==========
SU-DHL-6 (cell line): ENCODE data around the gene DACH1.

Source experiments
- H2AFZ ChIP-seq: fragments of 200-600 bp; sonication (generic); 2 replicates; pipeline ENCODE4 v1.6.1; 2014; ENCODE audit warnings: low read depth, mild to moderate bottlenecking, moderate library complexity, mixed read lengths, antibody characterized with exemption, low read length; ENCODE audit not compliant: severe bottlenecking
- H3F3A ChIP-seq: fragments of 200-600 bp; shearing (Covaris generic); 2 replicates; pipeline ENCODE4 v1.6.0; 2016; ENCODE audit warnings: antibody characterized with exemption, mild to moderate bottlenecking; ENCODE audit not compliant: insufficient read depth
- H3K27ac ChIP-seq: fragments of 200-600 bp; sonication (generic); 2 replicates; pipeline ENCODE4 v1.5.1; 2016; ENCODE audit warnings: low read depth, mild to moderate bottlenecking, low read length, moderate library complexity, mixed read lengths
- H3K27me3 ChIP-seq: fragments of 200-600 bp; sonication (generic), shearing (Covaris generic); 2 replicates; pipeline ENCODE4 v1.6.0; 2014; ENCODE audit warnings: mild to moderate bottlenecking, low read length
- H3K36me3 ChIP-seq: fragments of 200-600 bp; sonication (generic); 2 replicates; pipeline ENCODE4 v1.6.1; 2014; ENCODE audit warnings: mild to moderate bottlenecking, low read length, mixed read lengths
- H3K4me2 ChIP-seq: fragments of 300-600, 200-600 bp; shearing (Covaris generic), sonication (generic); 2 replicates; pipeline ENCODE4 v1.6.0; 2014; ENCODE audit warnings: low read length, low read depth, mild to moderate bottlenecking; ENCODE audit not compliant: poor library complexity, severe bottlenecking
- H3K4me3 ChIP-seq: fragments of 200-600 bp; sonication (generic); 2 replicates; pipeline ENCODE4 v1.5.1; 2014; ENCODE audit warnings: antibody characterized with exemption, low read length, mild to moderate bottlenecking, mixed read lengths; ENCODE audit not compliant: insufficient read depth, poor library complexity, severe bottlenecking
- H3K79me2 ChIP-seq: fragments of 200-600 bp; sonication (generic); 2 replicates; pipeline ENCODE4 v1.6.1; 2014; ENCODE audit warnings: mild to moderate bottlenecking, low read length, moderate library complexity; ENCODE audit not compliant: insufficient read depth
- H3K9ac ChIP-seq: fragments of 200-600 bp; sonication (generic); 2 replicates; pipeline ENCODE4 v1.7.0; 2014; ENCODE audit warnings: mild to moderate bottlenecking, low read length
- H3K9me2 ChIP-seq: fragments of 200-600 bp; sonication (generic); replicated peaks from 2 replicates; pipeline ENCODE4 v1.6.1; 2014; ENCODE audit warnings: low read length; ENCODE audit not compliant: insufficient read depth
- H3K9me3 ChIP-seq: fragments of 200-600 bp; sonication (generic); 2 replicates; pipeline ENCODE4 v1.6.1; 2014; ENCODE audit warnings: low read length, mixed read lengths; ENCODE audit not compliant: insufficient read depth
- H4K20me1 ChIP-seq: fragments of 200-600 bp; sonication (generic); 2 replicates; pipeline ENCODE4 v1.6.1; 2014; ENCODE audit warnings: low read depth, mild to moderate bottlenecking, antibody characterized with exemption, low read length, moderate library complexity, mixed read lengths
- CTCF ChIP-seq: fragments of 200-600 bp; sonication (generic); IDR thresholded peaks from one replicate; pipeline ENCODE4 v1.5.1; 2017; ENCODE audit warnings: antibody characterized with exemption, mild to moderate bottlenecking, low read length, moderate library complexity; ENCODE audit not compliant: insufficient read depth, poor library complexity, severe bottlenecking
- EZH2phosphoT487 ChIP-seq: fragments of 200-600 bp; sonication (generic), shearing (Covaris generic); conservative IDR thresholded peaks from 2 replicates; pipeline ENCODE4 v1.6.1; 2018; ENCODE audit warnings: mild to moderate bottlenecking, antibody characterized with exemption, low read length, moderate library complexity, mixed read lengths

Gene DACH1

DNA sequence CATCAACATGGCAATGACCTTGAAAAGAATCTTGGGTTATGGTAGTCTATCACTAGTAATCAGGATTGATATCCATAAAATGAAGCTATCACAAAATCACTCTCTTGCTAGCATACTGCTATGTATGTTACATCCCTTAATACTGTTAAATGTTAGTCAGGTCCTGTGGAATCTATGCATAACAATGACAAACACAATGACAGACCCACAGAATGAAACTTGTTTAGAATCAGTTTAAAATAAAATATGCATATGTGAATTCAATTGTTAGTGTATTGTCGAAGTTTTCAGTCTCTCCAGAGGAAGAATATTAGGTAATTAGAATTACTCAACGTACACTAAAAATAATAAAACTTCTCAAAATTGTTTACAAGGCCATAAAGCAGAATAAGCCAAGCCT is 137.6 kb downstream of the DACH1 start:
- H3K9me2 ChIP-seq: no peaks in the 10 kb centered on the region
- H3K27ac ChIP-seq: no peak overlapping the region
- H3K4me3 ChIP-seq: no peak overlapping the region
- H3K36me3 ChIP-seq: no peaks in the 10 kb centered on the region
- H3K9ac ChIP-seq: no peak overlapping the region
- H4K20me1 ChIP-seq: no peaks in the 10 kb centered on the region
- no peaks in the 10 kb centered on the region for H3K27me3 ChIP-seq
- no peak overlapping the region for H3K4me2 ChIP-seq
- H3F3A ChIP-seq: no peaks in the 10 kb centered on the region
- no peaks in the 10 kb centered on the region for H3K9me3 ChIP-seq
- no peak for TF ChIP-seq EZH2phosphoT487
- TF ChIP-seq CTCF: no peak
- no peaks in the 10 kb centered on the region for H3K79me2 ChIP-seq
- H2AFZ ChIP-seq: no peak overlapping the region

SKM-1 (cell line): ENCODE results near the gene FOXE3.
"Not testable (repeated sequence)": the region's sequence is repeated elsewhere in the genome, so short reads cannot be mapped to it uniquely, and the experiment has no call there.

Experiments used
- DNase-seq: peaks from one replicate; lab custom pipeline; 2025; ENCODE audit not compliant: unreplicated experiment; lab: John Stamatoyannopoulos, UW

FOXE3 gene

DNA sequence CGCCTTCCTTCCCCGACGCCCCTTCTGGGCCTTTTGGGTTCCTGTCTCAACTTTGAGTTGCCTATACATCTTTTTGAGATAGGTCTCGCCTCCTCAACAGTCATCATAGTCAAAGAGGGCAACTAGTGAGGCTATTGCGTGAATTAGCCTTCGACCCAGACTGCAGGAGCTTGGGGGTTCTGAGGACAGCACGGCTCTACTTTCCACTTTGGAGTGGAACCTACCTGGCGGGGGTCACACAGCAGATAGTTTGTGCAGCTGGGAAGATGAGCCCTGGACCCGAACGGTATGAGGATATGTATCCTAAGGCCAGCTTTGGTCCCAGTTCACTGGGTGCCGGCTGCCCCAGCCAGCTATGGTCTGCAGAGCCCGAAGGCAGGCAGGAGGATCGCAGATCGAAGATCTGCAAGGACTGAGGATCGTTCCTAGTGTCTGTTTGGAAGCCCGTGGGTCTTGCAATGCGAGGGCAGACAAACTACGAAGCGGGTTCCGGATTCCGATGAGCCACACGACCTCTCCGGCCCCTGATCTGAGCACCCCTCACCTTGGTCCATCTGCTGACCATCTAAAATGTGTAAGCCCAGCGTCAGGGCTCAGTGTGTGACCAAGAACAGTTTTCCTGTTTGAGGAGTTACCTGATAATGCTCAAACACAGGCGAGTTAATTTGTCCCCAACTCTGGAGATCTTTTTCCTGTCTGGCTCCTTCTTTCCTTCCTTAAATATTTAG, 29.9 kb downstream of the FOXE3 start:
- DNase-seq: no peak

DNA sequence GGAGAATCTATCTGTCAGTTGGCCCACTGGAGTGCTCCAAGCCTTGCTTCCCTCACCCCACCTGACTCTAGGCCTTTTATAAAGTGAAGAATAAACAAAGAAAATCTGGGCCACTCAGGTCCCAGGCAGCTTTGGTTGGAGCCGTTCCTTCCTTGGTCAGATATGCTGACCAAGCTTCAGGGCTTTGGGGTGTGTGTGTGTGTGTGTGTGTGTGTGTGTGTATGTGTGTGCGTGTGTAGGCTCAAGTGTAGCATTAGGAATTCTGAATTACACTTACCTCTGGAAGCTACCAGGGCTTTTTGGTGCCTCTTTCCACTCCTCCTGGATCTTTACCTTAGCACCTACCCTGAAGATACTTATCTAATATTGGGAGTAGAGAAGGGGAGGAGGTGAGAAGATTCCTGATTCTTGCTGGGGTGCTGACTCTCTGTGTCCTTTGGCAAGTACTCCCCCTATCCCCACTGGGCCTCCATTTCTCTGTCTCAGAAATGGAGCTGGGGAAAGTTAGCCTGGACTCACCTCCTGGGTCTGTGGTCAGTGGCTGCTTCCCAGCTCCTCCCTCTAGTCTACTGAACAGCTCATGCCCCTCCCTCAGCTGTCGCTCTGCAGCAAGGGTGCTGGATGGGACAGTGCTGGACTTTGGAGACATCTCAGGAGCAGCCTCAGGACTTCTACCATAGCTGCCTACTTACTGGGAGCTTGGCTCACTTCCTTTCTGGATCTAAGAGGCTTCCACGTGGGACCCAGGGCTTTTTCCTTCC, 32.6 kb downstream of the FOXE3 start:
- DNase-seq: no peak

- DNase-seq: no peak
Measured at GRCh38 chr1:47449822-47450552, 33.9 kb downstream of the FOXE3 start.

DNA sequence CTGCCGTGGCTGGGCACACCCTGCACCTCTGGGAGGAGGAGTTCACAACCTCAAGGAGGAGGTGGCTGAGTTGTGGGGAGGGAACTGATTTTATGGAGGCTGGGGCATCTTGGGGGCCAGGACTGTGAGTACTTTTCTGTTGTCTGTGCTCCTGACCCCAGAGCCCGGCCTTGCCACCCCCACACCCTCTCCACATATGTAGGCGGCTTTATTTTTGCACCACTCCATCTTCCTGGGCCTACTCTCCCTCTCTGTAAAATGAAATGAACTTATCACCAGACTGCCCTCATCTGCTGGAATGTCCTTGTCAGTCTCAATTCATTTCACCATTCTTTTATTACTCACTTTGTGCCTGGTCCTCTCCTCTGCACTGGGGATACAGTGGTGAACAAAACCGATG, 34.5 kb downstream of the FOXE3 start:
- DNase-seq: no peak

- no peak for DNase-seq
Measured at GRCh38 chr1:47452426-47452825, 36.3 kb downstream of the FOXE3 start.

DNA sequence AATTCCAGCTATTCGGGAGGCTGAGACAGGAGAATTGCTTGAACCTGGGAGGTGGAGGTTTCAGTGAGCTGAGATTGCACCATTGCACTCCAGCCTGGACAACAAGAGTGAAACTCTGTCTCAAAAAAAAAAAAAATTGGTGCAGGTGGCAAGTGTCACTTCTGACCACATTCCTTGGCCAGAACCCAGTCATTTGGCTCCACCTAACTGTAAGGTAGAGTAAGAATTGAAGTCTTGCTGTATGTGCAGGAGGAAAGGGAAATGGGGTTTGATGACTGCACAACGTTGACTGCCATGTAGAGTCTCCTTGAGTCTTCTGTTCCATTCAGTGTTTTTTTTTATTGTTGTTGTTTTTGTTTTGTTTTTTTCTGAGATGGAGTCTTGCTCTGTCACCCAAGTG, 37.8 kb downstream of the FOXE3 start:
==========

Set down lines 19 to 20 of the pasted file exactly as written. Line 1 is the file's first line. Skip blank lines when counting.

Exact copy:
- H3K9me2 ChIP-seq: no peaks in the 10 kb centered on the region
- H3K27ac ChIP-seq: no peak overlapping the region